Decisions encountered and made before, having objectively correct answers, and solvable by using simple rules, policies, or numerical computations.
New, novel, complex decisions having no proven answers.
The state that exists when decision makers have accurate and comprehensive information.
The state that exists when decision makers have insufficient information.
The state that exists when the probability of success is less than 100 percent and losses may occur.
Opposing pressures from different sources, occuring on the level of psychological conflict or of conflict between individuals or groups.
Ideas that have been seen or tried before.
New, creative solutions designed specifically for the problem.
Alternative courses of action that can be implemented based on how the future unfolds.
A decision realizing the best possible outcome.
Choosing an option that is acceptable, although not necessarily the best or perfect.
Achieving the best possible balance among several goals.
A process in which a decision maker carefully executes all stages of decision making.
Illusion of Control
People's belief that they can influence events, even when they have no control over what will happen.
A decision bias influenced by the way in which a problem or decision alternative is phrased or presented.
Discounting The Future
A bias weighting short-term costs and benefits more heavily than longer-term costs and benefits.
A phenomenon that occurs in decision making when group members avoid disagreement as they strive for consensus.
A condition that occurs when a decision-making group loses sight of its original goal and a new, less important goal emerges.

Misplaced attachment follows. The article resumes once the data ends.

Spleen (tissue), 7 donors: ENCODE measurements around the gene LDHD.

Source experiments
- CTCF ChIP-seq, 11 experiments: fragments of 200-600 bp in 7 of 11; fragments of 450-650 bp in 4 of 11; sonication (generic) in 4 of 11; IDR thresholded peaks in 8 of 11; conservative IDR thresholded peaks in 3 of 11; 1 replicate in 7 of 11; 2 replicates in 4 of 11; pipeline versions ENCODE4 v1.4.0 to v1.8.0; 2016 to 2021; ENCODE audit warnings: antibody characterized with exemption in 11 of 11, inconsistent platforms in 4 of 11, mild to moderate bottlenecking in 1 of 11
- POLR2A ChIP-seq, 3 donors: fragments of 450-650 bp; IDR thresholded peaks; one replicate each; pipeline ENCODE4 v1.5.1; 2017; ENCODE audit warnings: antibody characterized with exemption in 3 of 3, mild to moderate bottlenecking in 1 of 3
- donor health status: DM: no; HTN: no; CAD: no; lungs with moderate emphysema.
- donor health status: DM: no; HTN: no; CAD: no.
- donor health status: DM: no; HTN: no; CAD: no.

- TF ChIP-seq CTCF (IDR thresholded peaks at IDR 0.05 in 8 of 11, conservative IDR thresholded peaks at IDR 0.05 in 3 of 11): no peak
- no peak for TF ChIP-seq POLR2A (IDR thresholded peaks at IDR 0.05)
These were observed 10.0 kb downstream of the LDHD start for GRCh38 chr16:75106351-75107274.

Issue-based differences in perspectives or judgments.
Emotional disagreement directed toward other people.
A person who has the job of criticizing ideas to ensure that their downsides are fully explored.
A structural debate comparing two conflicting courses of action.
A process in which group members generate as many ideas about a problem as they can; criticism is withheld until all ideas have been proposed.
A less-than-perfect form of rationality in which decision makers cannot be perfectly rational because decisions are complex and complete information is unavailable or cannot be fully processed.
Model of organizational decision making in which major solutions arise through a series of smaller decisions.
Model of organizational decision making in which groups with differing preferences use power and negotiation to influence decisions.
Garbage Can Model
Model of organizational decision making depicting a chaotic process and seemingly random decisions.